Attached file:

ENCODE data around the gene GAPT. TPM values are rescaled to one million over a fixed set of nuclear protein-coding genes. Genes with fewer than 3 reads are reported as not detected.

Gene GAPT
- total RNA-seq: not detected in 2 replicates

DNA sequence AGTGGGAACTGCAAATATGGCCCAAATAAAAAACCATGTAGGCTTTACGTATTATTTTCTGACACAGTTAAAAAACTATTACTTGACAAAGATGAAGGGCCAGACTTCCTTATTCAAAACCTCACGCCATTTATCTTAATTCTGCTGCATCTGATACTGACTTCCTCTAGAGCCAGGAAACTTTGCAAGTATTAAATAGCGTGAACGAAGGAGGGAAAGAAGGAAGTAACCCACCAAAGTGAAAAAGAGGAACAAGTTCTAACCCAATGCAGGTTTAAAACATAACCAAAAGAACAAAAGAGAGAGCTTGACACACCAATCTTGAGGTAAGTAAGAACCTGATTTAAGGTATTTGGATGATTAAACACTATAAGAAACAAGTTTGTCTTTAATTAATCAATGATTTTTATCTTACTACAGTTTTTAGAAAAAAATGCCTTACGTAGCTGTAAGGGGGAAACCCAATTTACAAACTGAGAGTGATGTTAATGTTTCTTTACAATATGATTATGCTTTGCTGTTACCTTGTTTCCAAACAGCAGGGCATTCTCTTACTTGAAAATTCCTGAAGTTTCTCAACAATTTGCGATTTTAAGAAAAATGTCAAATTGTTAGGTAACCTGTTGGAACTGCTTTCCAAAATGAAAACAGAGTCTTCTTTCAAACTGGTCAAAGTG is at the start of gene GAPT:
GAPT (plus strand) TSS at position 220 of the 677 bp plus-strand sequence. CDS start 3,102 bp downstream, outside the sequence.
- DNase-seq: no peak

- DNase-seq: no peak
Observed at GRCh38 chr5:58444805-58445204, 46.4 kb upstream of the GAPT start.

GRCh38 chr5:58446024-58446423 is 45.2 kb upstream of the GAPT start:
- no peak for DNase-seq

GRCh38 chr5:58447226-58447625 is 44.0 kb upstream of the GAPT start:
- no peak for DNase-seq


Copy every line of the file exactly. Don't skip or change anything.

ENCODE data around the gene GAPT. TPM values are rescaled to one million over a fixed set of nuclear protein-coding genes. Genes with fewer than 3 reads are reported as not detected.

Gene GAPT
- total RNA-seq: not detected in 2 replicates

DNA sequence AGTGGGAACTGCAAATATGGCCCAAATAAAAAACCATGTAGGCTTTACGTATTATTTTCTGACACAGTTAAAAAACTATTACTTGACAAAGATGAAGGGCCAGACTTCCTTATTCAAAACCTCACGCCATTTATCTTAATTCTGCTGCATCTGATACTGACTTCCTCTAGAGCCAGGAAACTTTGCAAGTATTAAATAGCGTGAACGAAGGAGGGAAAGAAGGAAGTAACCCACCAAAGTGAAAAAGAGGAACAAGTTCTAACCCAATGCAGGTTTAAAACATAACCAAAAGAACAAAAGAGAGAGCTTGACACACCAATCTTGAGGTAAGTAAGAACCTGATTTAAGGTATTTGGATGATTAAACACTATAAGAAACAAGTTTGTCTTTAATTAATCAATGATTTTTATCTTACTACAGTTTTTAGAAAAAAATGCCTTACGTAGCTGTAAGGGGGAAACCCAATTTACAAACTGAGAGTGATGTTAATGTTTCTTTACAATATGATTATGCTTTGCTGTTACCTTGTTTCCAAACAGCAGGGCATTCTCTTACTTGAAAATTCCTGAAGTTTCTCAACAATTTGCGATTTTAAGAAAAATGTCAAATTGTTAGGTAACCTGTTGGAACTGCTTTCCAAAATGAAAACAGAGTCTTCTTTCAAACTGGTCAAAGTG is at the start of gene GAPT:
GAPT (plus strand) TSS at position 220 of the 677 bp plus-strand sequence. CDS start 3,102 bp downstream, outside the sequence.
- DNase-seq: no peak

- DNase-seq: no peak
Observed at GRCh38 chr5:58444805-58445204, 46.4 kb upstream of the GAPT start.

GRCh38 chr5:58446024-58446423 is 45.2 kb upstream of the GAPT start:
- no peak for DNase-seq

GRCh38 chr5:58447226-58447625 is 44.0 kb upstream of the GAPT start:
- no peak for DNase-seq